Being a Las Vegas native, Busch might know a thing or two about wild cards
HUNTERSVILLE, N.C. (Oct. 15, 2013) – Each January, the National Football League opens its playoffs with what is called “Wild Card Weekend” as four teams that did not win their division but still earned playoff berths get the chance to advance toward their ultimate goal, a Super Bowl championship.
Being a Las Vegas native, Busch might know a thing or two about wild cards. But, heading into Sunday’s NASCAR Sprint Cup Series Camping World RV Sales 500 at Talladega (Ala.) Superspeedway, there probably isn’t a track on the circuit that presents as much of an unknown as the mammoth 2.66-mile oval. As he sits in fifth place in the Chase standings, 37 points behind series leader and JGR teammate Matt Kenseth, Busch knows this could be a weekend that could make or break his year, as well as that of his fellow playoff participants.
Busch has conquered Talladega just once in his career, his lone win coming in April 2008. In his 17 starts at the track, he has five other top-15 finishes and four Talladega outings that ended in an accident. So, the Las Vegas native knows the winner of Sunday’s 500-mile race will need to have a strong car and some good fortune in order to survive the seemingly inevitable multicar accident on NASCAR’s longest track.
The bottom line for Busch and the M&M’s Halloween Toyota team, however, continues to be the fact their fate still depends on other drivers – oftentimes not even their JGR teammates – if they are to find success at Talladega this weekend.
If Busch has learned anything at the restrictor-plate tracks, it’s that he must be good to be lucky. He’s comforted in knowing he has exceptional equipment underneath him, thanks to the No. 18 M&M’s Halloween Toyota provided to him by JGR, a “scary” proposition for the M&M’s Fun Size Halloween-themed car when you are in a championship battle with five races left in the Sprint Cup season.
So, as NASCAR prepares for its version of “Wild Card Weekend,” Busch hopes to survive another Talladega race as unscathed as humanly possible, then head to the final four-race stretch of the Chase with a solid shot at bringing home his first Sprint Cup championship.
KYLE BUSCH, Driver of the No. 18 M&M’s Halloween Toyota Camry for Joe Gibbs Racing:
Do Talladega and even Martinsville present the chance for a shakeup in the standings?
“Certainly, we’ll know a lot about the standings after this week, and a little bit more after Martinsville as we head to the final three. I was in a good position in points going into Talladega in 2011. We crashed, and then we went to Martinsville and we got crashed there. It’s tough, and you’ve got to be able to pull through in all of these races and you’ve got to have a little bit of luck go your way. You’ve got to have the execution of everything go your way. It starts with coming off the hauler and getting good practice sessions going, qualifying well, trying to always stay up front, and then put yourself in position for a chance to make it through this weekend with a decent finish. At the same time, you can’t count on this weekend to be able to tighten the points.”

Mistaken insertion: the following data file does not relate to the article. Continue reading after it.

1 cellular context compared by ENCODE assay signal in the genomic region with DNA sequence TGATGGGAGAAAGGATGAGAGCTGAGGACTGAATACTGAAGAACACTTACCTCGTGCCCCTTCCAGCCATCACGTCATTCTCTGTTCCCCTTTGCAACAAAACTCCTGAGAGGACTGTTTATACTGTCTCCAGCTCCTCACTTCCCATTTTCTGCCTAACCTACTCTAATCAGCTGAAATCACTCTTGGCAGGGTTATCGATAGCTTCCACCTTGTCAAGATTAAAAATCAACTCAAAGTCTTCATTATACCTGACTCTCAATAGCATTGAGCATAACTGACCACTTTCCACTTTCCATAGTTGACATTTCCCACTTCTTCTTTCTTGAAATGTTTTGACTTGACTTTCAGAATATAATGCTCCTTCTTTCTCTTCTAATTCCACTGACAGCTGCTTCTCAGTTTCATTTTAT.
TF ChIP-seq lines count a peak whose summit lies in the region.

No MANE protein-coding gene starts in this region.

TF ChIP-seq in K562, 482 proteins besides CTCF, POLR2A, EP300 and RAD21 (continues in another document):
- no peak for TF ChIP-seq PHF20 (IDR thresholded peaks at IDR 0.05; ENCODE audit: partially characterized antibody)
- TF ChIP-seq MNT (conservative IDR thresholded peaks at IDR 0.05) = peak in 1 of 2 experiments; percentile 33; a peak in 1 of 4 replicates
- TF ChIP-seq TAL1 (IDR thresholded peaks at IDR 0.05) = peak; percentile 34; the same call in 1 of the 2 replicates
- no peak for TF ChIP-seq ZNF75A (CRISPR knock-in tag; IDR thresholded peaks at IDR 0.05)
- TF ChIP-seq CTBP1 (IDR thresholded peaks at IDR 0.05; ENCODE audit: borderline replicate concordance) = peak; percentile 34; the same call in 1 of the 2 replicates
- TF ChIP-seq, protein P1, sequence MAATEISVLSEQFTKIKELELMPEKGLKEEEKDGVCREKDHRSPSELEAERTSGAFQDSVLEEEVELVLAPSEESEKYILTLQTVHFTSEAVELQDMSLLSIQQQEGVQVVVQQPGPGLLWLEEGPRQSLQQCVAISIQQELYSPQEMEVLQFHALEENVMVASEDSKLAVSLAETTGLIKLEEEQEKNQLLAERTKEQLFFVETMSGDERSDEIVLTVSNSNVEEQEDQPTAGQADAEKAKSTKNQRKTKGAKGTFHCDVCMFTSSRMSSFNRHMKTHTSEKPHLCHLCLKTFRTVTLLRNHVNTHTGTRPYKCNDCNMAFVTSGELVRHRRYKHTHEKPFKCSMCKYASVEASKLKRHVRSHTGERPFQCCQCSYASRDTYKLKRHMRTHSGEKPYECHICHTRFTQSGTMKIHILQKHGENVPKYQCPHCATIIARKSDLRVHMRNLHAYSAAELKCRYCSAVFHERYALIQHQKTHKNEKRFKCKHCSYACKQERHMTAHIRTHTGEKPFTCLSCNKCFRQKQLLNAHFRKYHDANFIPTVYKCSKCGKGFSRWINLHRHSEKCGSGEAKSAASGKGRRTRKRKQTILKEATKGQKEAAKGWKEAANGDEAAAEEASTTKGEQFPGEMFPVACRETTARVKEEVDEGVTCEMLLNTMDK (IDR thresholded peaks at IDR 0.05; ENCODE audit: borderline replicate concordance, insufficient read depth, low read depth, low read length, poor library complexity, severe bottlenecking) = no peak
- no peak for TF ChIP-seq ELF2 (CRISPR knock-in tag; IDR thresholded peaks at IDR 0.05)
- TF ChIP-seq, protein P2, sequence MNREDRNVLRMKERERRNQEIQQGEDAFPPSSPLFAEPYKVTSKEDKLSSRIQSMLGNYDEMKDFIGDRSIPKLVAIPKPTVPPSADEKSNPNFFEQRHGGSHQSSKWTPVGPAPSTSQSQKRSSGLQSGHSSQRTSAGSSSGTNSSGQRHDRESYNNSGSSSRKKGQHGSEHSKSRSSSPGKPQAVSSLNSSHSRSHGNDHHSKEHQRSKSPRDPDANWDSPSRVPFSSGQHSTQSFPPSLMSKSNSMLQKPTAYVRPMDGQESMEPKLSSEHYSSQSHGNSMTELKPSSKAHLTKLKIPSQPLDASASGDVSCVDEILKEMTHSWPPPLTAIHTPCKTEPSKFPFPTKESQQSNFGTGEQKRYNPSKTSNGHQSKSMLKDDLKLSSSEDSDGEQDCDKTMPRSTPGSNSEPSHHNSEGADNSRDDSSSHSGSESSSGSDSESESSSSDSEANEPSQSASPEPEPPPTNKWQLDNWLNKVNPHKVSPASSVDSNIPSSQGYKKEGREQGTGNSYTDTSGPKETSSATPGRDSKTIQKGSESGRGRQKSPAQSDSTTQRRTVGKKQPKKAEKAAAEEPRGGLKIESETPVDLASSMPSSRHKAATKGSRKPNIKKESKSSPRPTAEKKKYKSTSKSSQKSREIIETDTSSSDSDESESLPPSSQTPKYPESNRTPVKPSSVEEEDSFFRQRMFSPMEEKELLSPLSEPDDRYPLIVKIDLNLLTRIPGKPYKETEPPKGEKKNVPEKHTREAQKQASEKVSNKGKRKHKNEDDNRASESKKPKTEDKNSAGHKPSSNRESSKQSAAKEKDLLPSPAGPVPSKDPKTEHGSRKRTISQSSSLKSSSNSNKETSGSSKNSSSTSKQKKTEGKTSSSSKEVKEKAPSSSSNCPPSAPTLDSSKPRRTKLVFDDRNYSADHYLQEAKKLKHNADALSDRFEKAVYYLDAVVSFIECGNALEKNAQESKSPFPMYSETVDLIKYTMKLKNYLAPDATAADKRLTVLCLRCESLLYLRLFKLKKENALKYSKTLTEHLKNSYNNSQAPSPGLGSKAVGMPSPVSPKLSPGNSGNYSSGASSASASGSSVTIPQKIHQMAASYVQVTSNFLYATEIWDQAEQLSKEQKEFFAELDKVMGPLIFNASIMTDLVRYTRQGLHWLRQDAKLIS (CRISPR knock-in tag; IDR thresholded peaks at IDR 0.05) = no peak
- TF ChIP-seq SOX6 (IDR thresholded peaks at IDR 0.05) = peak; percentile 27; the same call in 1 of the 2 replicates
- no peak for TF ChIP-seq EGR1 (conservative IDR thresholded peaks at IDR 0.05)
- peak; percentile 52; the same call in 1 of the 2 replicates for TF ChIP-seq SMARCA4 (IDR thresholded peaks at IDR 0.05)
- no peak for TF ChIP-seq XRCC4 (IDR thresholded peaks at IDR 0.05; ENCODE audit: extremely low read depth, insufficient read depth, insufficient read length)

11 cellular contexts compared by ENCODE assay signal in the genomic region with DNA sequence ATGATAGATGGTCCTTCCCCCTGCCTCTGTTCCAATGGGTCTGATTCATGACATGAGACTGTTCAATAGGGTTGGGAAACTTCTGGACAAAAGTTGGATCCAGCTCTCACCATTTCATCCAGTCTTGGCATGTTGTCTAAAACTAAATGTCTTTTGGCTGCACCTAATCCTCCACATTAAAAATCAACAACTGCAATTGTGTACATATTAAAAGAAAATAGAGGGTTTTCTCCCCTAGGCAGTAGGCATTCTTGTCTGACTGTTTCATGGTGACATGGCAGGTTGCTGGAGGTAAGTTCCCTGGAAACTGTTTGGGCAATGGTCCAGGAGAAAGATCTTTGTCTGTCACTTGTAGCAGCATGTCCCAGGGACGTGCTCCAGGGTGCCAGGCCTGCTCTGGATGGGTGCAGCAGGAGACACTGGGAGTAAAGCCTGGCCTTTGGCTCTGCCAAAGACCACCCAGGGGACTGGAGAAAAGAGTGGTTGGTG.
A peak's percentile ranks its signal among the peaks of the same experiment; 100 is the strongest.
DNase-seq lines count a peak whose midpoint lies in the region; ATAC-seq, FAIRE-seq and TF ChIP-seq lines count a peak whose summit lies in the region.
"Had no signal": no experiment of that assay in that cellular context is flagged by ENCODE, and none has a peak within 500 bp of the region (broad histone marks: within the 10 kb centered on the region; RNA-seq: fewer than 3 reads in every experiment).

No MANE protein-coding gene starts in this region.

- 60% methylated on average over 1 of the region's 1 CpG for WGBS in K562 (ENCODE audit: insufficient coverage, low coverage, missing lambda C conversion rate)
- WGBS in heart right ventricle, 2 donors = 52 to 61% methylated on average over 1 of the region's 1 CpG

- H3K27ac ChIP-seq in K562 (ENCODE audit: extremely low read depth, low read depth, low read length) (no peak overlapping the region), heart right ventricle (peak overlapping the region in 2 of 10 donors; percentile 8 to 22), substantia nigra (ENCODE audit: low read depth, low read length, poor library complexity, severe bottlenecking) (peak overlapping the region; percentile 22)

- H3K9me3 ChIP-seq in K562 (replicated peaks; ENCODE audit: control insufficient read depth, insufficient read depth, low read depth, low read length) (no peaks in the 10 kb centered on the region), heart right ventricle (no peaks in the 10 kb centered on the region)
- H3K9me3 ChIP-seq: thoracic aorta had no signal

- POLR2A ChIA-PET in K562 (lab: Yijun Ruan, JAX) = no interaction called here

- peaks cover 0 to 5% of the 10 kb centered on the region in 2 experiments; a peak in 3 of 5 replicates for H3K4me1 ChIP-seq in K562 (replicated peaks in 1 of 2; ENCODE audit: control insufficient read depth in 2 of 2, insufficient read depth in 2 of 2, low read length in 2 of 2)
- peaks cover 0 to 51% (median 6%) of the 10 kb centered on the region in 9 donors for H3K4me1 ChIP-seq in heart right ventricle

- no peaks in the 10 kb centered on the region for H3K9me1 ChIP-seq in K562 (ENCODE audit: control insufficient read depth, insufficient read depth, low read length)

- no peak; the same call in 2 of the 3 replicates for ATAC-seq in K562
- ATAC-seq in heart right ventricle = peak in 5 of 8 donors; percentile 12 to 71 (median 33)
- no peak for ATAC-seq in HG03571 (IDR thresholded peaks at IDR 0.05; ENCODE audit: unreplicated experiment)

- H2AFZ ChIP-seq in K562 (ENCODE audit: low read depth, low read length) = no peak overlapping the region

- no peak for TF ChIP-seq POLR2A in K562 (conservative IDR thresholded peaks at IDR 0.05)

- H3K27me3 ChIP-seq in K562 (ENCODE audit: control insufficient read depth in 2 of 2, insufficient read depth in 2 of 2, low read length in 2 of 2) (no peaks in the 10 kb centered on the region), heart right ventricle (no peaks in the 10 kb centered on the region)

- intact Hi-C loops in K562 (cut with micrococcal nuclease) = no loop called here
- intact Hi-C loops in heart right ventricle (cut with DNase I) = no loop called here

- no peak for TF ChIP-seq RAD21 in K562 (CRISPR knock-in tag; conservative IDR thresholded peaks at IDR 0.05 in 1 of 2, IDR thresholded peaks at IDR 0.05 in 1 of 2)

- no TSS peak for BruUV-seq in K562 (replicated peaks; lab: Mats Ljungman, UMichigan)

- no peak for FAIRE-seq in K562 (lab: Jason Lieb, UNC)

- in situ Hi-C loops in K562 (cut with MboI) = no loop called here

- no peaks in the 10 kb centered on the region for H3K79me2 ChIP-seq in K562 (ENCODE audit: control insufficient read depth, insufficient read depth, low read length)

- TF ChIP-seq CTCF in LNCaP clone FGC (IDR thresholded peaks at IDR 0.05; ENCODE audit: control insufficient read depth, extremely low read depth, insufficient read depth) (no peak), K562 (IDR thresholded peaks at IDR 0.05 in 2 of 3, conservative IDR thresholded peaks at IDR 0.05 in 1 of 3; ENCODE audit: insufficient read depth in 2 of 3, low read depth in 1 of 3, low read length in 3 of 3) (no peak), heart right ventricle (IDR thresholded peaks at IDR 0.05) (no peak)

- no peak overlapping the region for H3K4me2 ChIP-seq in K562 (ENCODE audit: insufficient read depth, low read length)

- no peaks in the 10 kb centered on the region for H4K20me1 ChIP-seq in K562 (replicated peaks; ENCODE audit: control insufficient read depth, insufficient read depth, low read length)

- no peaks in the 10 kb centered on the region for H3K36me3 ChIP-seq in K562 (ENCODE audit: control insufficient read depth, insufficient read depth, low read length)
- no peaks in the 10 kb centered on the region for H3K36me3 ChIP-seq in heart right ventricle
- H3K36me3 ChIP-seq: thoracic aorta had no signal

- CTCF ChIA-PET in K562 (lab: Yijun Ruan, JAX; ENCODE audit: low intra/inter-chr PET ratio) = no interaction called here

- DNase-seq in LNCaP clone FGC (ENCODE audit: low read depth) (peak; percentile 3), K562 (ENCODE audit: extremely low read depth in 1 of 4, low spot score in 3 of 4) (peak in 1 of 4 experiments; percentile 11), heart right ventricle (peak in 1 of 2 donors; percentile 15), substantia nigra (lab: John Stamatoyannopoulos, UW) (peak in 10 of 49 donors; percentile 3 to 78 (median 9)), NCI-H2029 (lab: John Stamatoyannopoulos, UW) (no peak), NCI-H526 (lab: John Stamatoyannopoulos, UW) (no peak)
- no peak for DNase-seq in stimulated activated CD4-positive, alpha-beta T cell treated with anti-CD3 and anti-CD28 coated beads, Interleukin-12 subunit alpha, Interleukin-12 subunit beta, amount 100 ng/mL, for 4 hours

Do you feel like you have a team that can put it all together to win this championship?
“There’s only one way to find out and that’s to run these races. Certainly, we want to, we need to, you know you have to, but there’s also anything that can happen in this sport and we’ve seen that time and time again over the years, where you don’t expect something to happen and then all of a sudden something does happen. So, just be ready for anything, especially going into Talladega this weekend.”
Will you know who the players for the championship will be after this weekend?
“I think many of us have said that from the very beginning. You just have no idea how Talladega will turn out. All you can do is focus on what you can control, get your car driving as well as you can in practice, go out there and hope you can stay out of the big wreck and bring home a decent finish.”
Does being a former race winner at Talladega offer you any sort of advantage over the competition?
“It doesn’t matter at all. It’s such a crapshoot there in the last 20, 30 or 40 laps that you never really know who is going to win, what’s going to happen, and where the wreck is going to come from.”
What is the key to pulling off a victory at Talladega?
“The key there is to somehow stay out of trouble. At Talladega, you pretty much stay around the bottom, since there is a lot of grip there, and you can pretty much run wide open every single lap. Everyone can run up on top of each other. When you get single-file at the bottom, sometimes it’s hard to get a lane on the outside with enough good cars to get something going. It can be frustrating, at times, because of that. It also seems to still put on a good race each time we go there. If you can be a contender and stay in line on the bottom, you can make it a pretty easy and safe race. Normally, guys are not content doing that, so that’s when it starts to get crazy.”
Are superspeedways more mentally draining than other racetracks?
“At Talladega, the physical demand isn’t that big of deal. You can run around here all day long and not break a sweat, really. Once you get down into the nitty gritty of the race and try to play the chess game that goes on all day, you’ve got to really pick and choose your spots, and thinking all the time what kind of move you are going to make at the end. It really wears on you a little bit, mentally. I don’t know if you call it racing or what to call it, really, but it’s definitely a different dynamic at Talladega and Daytona."